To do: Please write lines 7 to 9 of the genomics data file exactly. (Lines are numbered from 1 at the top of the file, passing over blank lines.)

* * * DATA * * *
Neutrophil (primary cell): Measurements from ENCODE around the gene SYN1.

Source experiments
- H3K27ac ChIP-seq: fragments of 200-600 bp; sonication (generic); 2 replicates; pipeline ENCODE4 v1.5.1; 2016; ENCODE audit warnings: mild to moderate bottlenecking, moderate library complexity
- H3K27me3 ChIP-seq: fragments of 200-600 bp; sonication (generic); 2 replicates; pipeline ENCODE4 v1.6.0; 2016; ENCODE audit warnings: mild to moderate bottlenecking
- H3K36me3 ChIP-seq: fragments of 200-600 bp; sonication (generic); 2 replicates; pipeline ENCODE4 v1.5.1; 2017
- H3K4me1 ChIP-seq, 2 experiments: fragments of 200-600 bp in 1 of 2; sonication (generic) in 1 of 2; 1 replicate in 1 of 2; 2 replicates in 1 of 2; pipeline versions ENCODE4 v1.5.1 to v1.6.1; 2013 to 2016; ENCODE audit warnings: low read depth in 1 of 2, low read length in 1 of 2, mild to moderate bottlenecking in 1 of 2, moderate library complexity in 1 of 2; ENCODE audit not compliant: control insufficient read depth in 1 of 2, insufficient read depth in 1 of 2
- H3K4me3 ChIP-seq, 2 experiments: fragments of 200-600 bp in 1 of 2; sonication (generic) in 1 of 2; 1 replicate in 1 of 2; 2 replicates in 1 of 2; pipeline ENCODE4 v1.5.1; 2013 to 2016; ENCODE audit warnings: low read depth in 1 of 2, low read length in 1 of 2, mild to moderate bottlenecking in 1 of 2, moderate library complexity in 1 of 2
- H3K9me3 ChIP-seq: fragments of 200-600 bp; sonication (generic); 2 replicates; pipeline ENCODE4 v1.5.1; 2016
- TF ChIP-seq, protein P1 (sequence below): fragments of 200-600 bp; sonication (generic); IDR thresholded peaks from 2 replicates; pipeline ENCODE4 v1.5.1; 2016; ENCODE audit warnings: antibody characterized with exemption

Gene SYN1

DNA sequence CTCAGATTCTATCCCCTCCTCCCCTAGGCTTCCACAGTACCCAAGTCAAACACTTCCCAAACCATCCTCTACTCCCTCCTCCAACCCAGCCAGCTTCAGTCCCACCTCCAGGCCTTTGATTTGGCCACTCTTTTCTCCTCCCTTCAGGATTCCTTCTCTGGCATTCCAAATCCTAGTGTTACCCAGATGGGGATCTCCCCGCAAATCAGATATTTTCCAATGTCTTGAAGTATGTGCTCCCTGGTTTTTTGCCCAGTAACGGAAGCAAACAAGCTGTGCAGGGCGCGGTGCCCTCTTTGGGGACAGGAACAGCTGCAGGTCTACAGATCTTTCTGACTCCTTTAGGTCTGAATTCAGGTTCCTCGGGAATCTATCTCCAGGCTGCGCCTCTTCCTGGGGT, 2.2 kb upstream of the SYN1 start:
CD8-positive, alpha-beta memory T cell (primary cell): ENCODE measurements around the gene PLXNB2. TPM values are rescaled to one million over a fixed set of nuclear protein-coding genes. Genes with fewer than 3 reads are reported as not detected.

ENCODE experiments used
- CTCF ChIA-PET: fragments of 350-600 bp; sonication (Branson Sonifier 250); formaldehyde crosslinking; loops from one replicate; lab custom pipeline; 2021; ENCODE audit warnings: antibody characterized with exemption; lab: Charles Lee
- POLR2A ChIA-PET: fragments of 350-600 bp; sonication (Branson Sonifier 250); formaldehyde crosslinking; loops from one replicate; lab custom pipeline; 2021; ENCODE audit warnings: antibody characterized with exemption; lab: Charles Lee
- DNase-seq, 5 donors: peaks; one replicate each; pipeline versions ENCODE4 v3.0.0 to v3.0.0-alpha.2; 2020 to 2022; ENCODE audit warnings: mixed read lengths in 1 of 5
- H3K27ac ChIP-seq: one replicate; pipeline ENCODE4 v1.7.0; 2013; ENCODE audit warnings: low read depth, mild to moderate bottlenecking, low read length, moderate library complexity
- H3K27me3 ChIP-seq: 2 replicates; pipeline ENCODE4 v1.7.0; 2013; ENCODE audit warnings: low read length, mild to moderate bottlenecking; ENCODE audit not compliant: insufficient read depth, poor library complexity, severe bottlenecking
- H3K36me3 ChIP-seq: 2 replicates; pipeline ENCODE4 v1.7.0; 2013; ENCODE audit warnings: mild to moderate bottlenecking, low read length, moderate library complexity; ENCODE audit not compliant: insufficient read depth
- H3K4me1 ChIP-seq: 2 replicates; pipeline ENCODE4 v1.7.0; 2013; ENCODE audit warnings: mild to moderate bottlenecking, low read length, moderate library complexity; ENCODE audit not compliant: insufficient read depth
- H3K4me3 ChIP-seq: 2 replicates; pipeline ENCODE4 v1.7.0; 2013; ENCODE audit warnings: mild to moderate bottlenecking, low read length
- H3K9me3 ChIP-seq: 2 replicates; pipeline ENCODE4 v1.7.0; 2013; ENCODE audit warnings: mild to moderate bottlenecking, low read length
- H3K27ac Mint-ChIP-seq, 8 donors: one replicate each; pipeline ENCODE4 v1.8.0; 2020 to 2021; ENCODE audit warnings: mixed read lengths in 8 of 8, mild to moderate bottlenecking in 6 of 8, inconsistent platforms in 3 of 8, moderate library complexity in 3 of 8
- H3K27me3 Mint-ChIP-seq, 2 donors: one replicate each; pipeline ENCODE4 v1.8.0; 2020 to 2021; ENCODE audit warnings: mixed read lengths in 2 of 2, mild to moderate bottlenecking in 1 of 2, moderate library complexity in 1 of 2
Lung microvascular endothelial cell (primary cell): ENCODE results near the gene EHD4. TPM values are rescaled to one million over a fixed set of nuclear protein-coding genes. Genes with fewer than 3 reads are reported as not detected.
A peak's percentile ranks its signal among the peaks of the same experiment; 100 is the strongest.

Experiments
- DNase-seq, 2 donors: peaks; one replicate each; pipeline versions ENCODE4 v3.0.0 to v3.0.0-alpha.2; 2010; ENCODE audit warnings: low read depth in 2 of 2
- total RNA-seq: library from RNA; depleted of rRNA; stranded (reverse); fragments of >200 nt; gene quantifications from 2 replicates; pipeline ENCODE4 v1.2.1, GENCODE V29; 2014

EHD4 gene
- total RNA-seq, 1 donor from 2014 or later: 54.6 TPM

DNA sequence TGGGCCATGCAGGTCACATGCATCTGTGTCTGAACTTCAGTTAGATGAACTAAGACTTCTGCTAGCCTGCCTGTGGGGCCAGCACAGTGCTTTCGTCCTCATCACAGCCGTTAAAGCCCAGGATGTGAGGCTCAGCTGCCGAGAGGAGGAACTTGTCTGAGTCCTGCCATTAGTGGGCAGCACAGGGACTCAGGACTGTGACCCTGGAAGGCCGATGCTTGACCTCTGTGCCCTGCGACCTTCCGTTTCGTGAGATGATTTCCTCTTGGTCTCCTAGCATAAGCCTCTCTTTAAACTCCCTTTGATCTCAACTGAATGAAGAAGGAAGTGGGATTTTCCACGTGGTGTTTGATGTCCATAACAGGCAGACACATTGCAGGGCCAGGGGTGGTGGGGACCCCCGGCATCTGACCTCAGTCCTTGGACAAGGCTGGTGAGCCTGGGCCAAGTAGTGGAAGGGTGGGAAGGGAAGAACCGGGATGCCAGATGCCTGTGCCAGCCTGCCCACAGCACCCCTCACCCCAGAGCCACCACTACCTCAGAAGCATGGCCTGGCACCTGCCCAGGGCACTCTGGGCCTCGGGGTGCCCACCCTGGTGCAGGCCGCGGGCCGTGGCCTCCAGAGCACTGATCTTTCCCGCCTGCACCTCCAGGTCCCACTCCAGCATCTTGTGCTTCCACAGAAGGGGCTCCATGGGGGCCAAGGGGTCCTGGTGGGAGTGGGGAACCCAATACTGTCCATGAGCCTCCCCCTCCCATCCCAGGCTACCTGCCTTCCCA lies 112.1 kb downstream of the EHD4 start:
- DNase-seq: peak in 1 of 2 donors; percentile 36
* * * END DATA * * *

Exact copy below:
- H3K4me3 ChIP-seq, 2 experiments: fragments of 200-600 bp in 1 of 2; sonication (generic) in 1 of 2; 1 replicate in 1 of 2; 2 replicates in 1 of 2; pipeline ENCODE4 v1.5.1; 2013 to 2016; ENCODE audit warnings: low read depth in 1 of 2, low read length in 1 of 2, mild to moderate bottlenecking in 1 of 2, moderate library complexity in 1 of 2
- H3K9me3 ChIP-seq: fragments of 200-600 bp; sonication (generic); 2 replicates; pipeline ENCODE4 v1.5.1; 2016
- TF ChIP-seq, protein P1 (sequence below): fragments of 200-600 bp; sonication (generic); IDR thresholded peaks from 2 replicates; pipeline ENCODE4 v1.5.1; 2016; ENCODE audit warnings: antibody characterized with exemption